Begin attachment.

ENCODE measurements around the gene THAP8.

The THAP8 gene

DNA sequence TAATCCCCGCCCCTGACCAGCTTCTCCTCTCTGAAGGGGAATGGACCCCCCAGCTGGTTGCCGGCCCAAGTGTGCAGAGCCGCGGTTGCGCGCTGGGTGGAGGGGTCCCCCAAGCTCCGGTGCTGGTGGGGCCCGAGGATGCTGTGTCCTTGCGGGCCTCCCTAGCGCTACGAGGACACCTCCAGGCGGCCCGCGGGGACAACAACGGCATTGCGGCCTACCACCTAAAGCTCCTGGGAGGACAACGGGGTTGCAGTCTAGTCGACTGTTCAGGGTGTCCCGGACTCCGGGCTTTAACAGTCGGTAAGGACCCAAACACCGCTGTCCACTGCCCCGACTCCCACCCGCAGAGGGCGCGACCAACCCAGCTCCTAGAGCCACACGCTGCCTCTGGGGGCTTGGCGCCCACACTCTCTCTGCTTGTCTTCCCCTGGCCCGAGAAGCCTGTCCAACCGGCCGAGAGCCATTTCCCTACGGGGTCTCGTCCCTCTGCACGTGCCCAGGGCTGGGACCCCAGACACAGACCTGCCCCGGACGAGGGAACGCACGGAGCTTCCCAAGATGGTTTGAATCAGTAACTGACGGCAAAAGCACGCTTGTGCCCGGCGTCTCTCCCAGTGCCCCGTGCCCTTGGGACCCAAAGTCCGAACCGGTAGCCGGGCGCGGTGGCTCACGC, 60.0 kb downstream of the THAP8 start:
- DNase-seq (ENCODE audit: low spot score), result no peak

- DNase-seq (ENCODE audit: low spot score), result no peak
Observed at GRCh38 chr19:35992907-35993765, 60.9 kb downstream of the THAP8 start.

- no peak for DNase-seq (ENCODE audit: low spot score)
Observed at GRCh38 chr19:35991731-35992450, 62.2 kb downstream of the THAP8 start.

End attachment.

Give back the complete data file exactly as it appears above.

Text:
ENCODE measurements around the gene THAP8.

The THAP8 gene

DNA sequence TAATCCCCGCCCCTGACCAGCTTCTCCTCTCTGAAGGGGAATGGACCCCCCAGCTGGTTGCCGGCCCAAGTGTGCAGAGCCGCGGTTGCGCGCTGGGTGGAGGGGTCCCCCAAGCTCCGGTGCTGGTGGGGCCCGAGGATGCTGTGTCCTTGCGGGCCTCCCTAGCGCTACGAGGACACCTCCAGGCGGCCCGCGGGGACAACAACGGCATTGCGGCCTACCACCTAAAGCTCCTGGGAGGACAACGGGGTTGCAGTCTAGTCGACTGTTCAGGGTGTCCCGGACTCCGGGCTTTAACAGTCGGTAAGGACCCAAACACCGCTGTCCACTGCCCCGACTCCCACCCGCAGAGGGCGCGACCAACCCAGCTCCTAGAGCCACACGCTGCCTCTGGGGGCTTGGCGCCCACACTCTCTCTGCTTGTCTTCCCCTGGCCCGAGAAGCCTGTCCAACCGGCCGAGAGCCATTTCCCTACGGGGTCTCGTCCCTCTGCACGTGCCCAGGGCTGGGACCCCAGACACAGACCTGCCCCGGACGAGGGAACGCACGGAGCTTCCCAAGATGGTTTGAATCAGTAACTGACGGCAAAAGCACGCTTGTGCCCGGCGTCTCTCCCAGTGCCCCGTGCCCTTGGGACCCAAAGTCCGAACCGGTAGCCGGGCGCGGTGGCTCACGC, 60.0 kb downstream of the THAP8 start:
- DNase-seq (ENCODE audit: low spot score), result no peak

- DNase-seq (ENCODE audit: low spot score), result no peak
Observed at GRCh38 chr19:35992907-35993765, 60.9 kb downstream of the THAP8 start.

- no peak for DNase-seq (ENCODE audit: low spot score)
Observed at GRCh38 chr19:35991731-35992450, 62.2 kb downstream of the THAP8 start.